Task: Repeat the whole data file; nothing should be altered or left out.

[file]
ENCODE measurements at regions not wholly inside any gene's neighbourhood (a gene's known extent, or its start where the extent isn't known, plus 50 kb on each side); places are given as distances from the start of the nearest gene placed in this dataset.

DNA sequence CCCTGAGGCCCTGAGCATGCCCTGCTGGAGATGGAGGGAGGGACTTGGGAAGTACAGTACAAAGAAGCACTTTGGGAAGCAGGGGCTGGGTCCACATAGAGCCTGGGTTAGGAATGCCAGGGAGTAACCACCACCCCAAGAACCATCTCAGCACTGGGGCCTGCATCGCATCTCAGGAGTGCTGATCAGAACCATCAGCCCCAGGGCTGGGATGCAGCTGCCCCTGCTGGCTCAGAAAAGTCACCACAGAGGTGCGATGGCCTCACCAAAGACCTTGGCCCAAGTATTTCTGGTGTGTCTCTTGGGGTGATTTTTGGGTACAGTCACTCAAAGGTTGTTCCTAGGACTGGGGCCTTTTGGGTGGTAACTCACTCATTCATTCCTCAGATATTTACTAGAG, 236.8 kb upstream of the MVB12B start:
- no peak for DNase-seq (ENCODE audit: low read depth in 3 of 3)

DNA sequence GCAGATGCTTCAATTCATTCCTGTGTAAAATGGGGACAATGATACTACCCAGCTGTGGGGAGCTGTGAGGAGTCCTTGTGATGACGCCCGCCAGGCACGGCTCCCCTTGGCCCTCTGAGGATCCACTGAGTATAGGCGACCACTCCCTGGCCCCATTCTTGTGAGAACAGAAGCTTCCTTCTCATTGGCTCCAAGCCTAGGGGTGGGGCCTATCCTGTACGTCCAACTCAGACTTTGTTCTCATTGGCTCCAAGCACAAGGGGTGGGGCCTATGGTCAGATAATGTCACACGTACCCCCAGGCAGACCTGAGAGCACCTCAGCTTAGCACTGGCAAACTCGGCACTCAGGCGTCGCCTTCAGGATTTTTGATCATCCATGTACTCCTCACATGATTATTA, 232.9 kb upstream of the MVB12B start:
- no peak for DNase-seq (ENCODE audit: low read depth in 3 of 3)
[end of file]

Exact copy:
ENCODE measurements at regions not wholly inside any gene's neighbourhood (a gene's known extent, or its start where the extent isn't known, plus 50 kb on each side); places are given as distances from the start of the nearest gene placed in this dataset.

DNA sequence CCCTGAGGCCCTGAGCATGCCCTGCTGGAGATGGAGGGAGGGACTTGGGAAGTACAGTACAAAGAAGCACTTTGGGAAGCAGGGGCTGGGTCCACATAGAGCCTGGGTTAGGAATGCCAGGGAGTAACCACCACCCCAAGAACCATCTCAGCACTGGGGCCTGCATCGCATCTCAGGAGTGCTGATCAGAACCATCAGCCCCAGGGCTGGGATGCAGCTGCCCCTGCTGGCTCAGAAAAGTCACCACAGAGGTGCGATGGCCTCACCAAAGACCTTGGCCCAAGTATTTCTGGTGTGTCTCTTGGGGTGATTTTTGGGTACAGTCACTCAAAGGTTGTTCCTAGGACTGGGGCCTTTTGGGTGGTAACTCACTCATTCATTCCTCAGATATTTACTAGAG, 236.8 kb upstream of the MVB12B start:
- no peak for DNase-seq (ENCODE audit: low read depth in 3 of 3)

DNA sequence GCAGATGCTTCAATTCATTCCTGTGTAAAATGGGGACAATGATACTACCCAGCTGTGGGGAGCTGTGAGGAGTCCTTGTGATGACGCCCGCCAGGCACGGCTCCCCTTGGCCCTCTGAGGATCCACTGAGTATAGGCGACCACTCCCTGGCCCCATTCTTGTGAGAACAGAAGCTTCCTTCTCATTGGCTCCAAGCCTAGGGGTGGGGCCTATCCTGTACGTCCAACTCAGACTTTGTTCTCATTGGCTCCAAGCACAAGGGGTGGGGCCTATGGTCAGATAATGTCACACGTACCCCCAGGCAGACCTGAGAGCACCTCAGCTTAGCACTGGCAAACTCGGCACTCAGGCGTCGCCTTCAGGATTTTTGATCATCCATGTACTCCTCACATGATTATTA, 232.9 kb upstream of the MVB12B start:
- no peak for DNase-seq (ENCODE audit: low read depth in 3 of 3)